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Grammy-nominated Seth Glier takes the stage at the Old Trinity Church in Great Barrington on Friday and Saturday.

Eclectic Headliners: Savion Glover, Lou Reed Drones, Indigenous Dancers

By Grace Lichtenstein Guest Column
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The week for eclectic music lovers includes both Tanglewood’s important Festival of Contemporary Music and the tap icon Savion Glover, with a Laurie Anderson presentation at Mass MoCa to boot.

Tanglewood

Ozawa Hall and the Linde Center are the venues for the series of concerts beginning Thursday, Aug. 8, that comprise the Festival of Contemporary Music, under the direction of the prodigious British composer/conductor/pianist Thomas Ades. The centerpiece is the 2005 opera “The Cricket Recovers” by British composer Richard Ayres on Thursday night at 8 p.m. at Ozawa. It’s a chamber opera based on a story by children’s author Toon Tellegen.

Other FCM concerts that should be exciting: the Linde Center at 6:15 p.m. (Ruth Seeger’s String Quartet); the Ozawa Sunday concert at 10 a.m. Sunday (Steve Reich, Thea Musgrave) and the Monday evening 8 p.m. Ozawa concert (Ades’s own “Asyla,” a 1997 symphonic work.)

More info and tickets can be found online.

Mahaiwe

Let’s skip, or rather tap, our way over to the Mahaiwe Performing Arts Center in Great Barrington, where Savion Glover will appear Sunday, Aug. 11, at 7 p.m. The Tony Award-winning tap dancer and choreographer will present a new show created in collaboration with the percussion group OUT’KNiGHTz.  OUT’KNiGHTz is described as “the unification of percussive elements of tap and melody examining the true essence of free music and song.”  Glover is accompanied by Jalin Shiver on horn and Malachi J. Lewis on drums. Tickets can be bought online.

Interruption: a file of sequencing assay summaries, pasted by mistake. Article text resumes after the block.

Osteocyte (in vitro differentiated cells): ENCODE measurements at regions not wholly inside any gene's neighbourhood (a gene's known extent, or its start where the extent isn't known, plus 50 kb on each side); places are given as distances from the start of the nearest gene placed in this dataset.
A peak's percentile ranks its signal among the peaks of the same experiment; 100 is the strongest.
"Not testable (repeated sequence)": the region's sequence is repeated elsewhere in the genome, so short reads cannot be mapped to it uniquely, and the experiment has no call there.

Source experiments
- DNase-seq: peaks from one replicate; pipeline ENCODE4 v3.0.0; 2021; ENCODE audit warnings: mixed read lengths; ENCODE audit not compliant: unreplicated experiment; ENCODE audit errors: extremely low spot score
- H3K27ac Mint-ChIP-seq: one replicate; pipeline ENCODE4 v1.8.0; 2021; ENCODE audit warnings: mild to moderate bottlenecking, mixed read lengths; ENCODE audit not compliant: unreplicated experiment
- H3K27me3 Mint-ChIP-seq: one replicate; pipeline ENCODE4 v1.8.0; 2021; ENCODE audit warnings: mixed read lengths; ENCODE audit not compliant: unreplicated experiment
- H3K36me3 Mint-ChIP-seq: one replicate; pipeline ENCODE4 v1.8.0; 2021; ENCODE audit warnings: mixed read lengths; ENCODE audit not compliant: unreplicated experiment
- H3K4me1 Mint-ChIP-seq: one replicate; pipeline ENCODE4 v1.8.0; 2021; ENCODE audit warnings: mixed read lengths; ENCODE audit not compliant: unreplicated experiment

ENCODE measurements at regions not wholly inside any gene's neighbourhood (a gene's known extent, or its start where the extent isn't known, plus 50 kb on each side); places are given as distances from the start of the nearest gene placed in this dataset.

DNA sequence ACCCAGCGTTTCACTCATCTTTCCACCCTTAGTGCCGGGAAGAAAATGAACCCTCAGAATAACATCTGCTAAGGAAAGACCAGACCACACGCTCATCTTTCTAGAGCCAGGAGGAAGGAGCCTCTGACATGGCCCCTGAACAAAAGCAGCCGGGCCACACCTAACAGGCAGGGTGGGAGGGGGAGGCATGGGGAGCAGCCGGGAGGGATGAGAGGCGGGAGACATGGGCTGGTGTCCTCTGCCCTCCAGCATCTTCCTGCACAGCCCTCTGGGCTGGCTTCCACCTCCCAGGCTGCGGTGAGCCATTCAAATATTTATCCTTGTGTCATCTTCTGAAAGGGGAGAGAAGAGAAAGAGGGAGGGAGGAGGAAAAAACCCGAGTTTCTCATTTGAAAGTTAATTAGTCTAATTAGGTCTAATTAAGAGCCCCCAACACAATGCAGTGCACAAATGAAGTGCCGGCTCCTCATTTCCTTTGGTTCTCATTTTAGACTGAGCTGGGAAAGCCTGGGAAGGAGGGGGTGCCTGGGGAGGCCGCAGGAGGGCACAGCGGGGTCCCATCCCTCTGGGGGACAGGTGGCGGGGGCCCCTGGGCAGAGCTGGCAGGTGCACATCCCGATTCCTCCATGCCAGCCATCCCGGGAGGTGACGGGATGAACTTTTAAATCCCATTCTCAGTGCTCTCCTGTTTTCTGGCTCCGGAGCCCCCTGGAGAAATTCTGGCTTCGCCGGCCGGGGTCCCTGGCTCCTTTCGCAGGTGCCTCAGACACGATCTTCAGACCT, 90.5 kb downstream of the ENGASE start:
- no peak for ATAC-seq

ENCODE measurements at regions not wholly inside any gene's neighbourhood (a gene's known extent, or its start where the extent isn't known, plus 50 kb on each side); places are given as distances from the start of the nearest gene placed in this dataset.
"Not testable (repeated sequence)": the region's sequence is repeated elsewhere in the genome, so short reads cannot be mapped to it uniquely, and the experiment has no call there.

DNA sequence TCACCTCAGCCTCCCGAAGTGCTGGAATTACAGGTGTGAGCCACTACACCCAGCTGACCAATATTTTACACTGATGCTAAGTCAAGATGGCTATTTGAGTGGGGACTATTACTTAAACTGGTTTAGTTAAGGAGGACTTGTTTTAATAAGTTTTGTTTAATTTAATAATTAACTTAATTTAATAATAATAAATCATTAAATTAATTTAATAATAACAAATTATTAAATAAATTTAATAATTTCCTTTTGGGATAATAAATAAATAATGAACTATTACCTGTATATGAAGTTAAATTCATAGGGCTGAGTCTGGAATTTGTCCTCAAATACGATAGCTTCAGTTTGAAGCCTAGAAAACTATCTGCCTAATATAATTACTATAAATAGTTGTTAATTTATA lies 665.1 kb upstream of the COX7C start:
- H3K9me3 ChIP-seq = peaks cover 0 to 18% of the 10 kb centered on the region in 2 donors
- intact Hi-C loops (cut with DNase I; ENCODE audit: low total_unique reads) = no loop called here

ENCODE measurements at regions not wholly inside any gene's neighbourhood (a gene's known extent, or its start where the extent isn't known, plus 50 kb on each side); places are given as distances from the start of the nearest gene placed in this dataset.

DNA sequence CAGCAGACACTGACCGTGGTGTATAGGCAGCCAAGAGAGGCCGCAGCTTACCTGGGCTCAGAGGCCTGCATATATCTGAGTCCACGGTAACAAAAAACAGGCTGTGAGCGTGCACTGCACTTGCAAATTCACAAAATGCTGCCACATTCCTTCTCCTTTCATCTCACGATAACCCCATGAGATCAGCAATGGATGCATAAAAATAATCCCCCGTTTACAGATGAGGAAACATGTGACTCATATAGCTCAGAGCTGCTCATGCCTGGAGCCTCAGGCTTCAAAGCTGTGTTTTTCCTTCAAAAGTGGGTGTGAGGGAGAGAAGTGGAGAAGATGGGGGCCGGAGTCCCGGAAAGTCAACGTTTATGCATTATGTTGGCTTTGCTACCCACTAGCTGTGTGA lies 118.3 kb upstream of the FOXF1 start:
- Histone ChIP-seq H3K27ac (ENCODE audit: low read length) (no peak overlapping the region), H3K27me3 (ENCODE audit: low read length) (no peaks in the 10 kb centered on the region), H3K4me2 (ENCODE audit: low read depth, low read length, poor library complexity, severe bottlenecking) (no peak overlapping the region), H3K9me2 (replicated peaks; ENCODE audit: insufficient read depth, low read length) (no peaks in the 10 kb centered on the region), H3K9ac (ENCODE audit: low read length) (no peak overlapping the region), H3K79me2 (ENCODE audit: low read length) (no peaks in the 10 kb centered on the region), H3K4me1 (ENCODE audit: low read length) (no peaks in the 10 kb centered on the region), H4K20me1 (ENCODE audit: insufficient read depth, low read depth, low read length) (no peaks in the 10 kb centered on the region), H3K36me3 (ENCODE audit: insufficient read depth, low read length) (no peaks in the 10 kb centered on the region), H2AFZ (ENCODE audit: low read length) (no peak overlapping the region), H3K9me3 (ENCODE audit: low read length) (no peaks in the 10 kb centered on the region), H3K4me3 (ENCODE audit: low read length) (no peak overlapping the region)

Mass MoCA

The always experimental Laurie Anderson is back Saturday, Aug. 10, at 8 p.m. with a drone-based sonic experience utilizing guitars from her late husband Lou Reed’s collection.  According to the announcement, the installation, curated by Reed’s former guitar technician, Stewart Hurwood, places the instruments in an arrangement against a group of amplifiers so that their tuned feedback creates an enveloping drone of harmonics that shifts and changes, depending on the audience location.

This sounds like an event that should be heard, not described. More info and tickets are on Mass MoCA’s website.